For Pete's Sake

How to care for a Rally Mantis? Some tips from a former biology teacher

The Royals’ first Rally Mantis, seen here in a critter cage held by pitcher Ian Kennedy, may have died, but retired biology teacher Paul Spohn says that type of container is good for the bug.
The Royals’ first Rally Mantis, seen here in a critter cage held by pitcher Ian Kennedy, may have died, but retired biology teacher Paul Spohn says that type of container is good for the bug. jsleezer@kcstar.com

Days after their first good-luck charm died, the Royals found another praying mantis on their dugout Monday night in Detroit and were excited at the prospect of having another mascot in the clubhouse.

The thing is: Should they keep one?

“They actually do make a pretty good pet,” said Paul Spohn, a retired biology teacher. “The reason the thing probably died is because they needed to feed it. They need to feed it at least twice a day.”

It seems the praying mantis is a big eater, and at night it comes near a source of light while hunting moths. That might explain why they’ve been seen at stadiums.

Spohn, who lives in Shawnee and taught at Bonner Springs, Shawnee Mission North and SM West high schools, among other schools, noted that the female praying mantis is known for biting the head off its partner once mating is finished. In fact, they have been known to eat the entire male.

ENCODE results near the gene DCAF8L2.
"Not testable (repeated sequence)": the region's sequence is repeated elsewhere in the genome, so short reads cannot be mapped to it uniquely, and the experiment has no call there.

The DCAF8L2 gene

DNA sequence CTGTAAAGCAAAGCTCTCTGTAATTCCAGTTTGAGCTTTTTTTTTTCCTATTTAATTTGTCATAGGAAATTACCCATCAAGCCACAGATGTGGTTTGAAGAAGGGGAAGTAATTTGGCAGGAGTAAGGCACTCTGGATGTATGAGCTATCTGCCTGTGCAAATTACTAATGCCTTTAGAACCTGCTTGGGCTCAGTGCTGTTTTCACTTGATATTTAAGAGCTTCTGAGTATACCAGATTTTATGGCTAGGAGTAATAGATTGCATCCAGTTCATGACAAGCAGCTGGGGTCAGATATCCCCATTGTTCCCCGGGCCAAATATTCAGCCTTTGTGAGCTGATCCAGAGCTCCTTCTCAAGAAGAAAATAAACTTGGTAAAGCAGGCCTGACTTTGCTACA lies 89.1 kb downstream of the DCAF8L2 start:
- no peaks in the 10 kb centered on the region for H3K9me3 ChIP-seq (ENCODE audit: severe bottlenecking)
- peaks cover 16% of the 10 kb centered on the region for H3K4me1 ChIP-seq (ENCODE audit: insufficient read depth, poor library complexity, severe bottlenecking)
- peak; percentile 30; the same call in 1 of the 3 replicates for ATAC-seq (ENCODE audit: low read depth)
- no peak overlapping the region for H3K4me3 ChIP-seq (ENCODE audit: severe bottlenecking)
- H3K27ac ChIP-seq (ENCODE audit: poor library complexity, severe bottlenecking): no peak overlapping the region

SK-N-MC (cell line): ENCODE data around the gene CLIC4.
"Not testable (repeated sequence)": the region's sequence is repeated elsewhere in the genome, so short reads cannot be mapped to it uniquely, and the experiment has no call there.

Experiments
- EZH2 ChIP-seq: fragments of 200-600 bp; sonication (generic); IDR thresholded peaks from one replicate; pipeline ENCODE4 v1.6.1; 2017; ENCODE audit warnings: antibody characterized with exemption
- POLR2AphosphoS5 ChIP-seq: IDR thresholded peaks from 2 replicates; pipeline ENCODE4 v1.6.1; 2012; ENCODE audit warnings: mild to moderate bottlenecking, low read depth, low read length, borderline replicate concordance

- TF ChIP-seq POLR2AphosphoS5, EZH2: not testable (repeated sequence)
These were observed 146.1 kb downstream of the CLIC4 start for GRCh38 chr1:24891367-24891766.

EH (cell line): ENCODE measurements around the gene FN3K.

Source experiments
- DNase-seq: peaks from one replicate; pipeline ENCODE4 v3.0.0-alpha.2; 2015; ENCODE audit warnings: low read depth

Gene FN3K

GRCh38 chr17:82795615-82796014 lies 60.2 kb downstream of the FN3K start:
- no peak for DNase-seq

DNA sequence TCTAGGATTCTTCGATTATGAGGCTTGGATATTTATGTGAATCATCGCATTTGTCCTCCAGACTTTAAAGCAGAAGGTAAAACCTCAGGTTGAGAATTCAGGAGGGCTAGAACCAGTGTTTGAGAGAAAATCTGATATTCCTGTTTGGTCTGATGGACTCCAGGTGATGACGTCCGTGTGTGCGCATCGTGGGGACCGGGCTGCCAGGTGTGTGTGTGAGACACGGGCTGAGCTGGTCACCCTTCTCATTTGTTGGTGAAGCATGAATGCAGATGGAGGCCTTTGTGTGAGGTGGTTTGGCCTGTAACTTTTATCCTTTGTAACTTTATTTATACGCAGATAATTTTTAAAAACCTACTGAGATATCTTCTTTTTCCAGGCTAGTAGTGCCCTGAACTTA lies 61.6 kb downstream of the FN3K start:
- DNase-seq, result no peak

“One reason they need to be fed a lot is because they’re probably females and they are growing eggs big enough to lay an egg mass,” Spohn said. “Eggs have highly concentrated foods in them to feed the embryos.”

Once the female lays the eggs in the wild, it usually dies when the winter weather arrives.

The numbers show #RallyMantis has helped the Royals pivot 

But Spohn says that it should be fine to stay with the Royals. In addition to lots of food, the mantis will need access to water, kept away from extreme temperatures and a better home than a shoebox. Spohn believes the mantis needs to see out of its cage.

The first Rally Mantis died not long after it traveled by aircraft to Minnesota. Might a plane ride hurt a mantis?

“I wouldn’t think it would make a difference,” Spohn said. “All insects are cold blooded and they don’t use a lot of oxygen. It’s possible the pressure change could (be a problem) … but I don’t think it would make a difference. I don’t think there would be enough of a pressure change to crush them.”

So, yeah, perhaps Rally Mantis 2 (or Rally Mantis Jr.) could make it longer than its predecessor. The first Rally Mantis seemed to enjoy hanging with the Royals. It remains to be seen if the new mascot will be as social.

“It’s interesting how they don’t seem to be afraid of people,” Spohn said. “In fact, they almost seem to be pulled to people.”

Pete Grathoff: 816-234-4330, @pgrathoff

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